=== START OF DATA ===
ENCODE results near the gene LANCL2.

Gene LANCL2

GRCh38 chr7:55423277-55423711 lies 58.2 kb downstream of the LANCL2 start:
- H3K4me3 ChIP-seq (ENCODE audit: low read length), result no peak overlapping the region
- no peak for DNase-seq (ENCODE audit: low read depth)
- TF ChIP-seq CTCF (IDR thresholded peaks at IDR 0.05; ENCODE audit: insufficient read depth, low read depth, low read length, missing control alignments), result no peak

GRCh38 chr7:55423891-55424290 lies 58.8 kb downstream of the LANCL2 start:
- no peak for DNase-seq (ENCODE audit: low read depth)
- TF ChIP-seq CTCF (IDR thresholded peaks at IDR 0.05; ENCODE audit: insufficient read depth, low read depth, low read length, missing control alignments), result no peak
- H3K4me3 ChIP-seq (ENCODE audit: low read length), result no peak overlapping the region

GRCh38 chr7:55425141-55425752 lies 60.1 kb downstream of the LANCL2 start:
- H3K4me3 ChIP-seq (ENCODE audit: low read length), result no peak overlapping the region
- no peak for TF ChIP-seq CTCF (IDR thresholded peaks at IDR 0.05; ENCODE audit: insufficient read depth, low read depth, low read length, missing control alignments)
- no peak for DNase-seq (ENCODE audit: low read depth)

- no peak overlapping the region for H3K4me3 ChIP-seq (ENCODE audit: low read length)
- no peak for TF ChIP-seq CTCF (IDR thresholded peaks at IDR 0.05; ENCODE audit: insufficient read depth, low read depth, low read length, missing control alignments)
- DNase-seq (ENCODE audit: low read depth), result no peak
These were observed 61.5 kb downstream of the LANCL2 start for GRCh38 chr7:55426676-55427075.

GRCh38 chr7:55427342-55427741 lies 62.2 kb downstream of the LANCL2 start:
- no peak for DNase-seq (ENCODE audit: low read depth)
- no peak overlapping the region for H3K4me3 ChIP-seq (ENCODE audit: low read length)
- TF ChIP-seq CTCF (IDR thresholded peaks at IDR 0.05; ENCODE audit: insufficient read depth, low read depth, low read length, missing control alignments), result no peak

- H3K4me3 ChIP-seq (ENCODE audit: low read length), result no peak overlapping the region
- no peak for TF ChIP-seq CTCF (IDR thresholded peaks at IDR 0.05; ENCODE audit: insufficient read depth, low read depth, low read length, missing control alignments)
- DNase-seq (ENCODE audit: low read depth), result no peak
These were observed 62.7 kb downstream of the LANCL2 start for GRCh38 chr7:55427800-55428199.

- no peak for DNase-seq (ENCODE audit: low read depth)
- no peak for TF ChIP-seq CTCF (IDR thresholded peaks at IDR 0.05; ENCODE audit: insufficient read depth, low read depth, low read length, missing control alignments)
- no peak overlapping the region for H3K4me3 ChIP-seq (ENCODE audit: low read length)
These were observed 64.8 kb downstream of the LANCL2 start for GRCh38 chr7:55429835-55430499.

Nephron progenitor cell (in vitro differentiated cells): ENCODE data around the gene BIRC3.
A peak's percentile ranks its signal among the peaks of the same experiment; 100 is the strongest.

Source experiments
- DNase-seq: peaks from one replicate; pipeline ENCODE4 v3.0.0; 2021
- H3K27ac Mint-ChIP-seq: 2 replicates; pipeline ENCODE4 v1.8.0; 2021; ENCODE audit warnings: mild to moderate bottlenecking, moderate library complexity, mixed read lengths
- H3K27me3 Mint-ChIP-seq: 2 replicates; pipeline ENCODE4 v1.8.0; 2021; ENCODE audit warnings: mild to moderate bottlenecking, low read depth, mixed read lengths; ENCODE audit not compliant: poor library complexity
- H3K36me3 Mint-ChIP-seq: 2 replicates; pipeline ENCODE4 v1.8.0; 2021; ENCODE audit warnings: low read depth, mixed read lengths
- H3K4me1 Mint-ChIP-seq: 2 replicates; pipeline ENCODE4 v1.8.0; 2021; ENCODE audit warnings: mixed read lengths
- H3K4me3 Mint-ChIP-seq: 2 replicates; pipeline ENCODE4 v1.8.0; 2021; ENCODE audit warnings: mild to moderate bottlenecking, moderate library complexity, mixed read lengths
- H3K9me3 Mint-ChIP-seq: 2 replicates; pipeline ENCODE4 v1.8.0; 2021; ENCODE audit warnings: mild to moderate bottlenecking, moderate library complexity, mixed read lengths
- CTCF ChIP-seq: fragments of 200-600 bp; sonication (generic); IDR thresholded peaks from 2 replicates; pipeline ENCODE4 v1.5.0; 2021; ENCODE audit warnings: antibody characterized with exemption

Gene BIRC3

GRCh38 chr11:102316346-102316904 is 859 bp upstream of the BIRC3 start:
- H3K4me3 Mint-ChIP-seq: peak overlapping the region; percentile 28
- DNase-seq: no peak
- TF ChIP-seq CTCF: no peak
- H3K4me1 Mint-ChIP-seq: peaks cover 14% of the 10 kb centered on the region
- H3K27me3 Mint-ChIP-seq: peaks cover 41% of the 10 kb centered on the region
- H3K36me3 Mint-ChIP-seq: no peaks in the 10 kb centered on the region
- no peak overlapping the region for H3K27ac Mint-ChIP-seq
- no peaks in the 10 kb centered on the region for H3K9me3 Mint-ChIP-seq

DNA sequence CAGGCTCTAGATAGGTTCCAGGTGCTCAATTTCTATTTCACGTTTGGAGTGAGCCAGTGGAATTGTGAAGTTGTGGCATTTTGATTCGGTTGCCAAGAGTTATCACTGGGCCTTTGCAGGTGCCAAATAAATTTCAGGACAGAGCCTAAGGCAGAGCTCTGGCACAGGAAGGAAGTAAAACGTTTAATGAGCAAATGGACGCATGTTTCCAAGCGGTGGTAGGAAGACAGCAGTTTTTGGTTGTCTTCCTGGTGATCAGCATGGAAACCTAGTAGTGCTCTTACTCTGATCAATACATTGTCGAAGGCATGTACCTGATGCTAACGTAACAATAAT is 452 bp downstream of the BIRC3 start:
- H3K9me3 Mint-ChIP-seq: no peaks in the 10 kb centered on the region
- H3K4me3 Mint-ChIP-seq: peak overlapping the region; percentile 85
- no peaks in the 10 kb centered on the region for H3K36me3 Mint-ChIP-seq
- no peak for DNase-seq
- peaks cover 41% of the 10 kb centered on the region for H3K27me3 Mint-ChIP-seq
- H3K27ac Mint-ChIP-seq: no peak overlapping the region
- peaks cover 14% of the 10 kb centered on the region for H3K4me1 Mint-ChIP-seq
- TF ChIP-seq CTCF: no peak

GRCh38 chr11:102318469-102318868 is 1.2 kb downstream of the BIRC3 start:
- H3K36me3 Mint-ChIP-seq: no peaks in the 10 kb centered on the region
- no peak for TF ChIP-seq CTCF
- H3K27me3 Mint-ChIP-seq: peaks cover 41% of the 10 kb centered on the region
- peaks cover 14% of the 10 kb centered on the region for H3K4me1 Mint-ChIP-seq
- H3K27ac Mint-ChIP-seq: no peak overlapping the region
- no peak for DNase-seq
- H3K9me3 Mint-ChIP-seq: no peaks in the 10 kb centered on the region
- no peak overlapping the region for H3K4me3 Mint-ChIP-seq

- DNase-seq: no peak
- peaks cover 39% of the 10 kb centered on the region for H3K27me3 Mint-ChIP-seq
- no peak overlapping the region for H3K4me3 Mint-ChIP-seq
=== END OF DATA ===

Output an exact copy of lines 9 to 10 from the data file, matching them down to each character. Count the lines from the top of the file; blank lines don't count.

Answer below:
- TF ChIP-seq CTCF (IDR thresholded peaks at IDR 0.05; ENCODE audit: insufficient read depth, low read depth, low read length, missing control alignments), result no peak
- H3K4me3 ChIP-seq (ENCODE audit: low read length), result no peak overlapping the region